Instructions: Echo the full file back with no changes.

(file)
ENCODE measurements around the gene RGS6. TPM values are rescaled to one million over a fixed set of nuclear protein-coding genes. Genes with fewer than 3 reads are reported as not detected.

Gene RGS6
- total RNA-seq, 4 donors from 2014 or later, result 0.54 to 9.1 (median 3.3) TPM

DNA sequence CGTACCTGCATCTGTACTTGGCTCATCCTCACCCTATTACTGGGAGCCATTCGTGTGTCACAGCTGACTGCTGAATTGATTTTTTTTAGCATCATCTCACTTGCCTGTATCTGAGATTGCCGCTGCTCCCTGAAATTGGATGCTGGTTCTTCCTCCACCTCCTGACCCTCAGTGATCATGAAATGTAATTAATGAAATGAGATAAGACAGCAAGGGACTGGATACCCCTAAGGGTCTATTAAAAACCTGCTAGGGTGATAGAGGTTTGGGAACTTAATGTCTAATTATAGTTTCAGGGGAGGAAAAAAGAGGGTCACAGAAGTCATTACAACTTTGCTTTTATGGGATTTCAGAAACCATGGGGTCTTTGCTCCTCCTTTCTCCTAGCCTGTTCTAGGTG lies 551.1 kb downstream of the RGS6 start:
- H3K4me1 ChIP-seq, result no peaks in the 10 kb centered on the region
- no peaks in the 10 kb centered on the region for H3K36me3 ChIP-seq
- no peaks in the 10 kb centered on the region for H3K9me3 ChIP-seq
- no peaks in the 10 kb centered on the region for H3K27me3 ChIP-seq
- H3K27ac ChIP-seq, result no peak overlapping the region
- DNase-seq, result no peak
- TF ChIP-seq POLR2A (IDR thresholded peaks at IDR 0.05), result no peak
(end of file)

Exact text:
ENCODE measurements around the gene RGS6. TPM values are rescaled to one million over a fixed set of nuclear protein-coding genes. Genes with fewer than 3 reads are reported as not detected.

Gene RGS6
- total RNA-seq, 4 donors from 2014 or later, result 0.54 to 9.1 (median 3.3) TPM

DNA sequence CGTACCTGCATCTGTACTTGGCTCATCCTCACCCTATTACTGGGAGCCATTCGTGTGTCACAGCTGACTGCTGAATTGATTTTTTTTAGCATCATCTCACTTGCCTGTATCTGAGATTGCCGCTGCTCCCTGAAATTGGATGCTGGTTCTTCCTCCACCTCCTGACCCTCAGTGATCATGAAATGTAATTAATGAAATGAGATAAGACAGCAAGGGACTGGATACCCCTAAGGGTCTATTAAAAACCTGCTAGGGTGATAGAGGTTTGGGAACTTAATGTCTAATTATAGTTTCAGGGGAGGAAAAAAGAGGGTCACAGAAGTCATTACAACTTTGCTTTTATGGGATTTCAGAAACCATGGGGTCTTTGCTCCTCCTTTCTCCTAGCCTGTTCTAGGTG lies 551.1 kb downstream of the RGS6 start:
- H3K4me1 ChIP-seq, result no peaks in the 10 kb centered on the region
- no peaks in the 10 kb centered on the region for H3K36me3 ChIP-seq
- no peaks in the 10 kb centered on the region for H3K9me3 ChIP-seq
- no peaks in the 10 kb centered on the region for H3K27me3 ChIP-seq
- H3K27ac ChIP-seq, result no peak overlapping the region
- DNase-seq, result no peak
- TF ChIP-seq POLR2A (IDR thresholded peaks at IDR 0.05), result no peak